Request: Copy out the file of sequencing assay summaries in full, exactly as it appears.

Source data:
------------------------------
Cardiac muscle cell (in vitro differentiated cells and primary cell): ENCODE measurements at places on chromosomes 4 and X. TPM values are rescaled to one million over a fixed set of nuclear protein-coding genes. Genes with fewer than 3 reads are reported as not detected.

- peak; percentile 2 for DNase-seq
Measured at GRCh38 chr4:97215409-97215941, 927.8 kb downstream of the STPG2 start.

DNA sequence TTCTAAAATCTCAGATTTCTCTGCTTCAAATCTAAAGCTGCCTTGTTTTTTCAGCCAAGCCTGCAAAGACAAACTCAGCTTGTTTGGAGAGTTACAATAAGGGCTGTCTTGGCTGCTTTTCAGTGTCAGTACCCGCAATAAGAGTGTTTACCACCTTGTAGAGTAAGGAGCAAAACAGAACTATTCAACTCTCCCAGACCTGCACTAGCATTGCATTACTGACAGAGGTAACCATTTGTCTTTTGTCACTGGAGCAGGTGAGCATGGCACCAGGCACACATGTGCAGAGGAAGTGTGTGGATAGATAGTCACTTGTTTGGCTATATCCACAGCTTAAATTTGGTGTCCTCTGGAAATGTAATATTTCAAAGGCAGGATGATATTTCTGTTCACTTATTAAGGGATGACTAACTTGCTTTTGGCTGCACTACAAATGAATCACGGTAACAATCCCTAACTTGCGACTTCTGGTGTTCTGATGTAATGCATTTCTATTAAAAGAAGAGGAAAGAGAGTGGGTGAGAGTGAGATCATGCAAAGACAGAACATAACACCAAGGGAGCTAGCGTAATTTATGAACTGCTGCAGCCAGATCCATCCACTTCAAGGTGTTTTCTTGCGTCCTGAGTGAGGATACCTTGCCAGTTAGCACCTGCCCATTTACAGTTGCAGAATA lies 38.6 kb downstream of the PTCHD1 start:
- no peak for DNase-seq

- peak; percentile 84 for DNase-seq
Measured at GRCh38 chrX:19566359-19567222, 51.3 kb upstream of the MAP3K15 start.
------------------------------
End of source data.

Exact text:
Cardiac muscle cell (in vitro differentiated cells and primary cell): ENCODE measurements at places on chromosomes 4 and X. TPM values are rescaled to one million over a fixed set of nuclear protein-coding genes. Genes with fewer than 3 reads are reported as not detected.

- peak; percentile 2 for DNase-seq
Measured at GRCh38 chr4:97215409-97215941, 927.8 kb downstream of the STPG2 start.

DNA sequence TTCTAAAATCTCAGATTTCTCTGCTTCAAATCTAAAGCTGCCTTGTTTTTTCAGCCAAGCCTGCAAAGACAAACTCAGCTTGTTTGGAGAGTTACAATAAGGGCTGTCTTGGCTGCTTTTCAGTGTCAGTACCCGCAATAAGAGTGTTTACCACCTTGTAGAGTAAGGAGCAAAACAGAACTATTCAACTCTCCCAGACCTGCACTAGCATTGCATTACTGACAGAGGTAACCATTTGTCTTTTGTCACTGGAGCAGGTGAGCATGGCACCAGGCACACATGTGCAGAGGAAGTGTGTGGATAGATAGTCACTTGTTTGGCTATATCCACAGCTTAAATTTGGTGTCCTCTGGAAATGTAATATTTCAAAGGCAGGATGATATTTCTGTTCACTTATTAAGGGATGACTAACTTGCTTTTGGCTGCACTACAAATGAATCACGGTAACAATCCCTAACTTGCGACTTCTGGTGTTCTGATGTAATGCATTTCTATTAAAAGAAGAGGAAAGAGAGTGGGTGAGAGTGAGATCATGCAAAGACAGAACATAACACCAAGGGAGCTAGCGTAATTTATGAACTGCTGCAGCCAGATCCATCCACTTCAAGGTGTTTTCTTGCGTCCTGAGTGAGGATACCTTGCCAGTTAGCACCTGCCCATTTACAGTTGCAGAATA lies 38.6 kb downstream of the PTCHD1 start:
- no peak for DNase-seq

- peak; percentile 84 for DNase-seq
Measured at GRCh38 chrX:19566359-19567222, 51.3 kb upstream of the MAP3K15 start.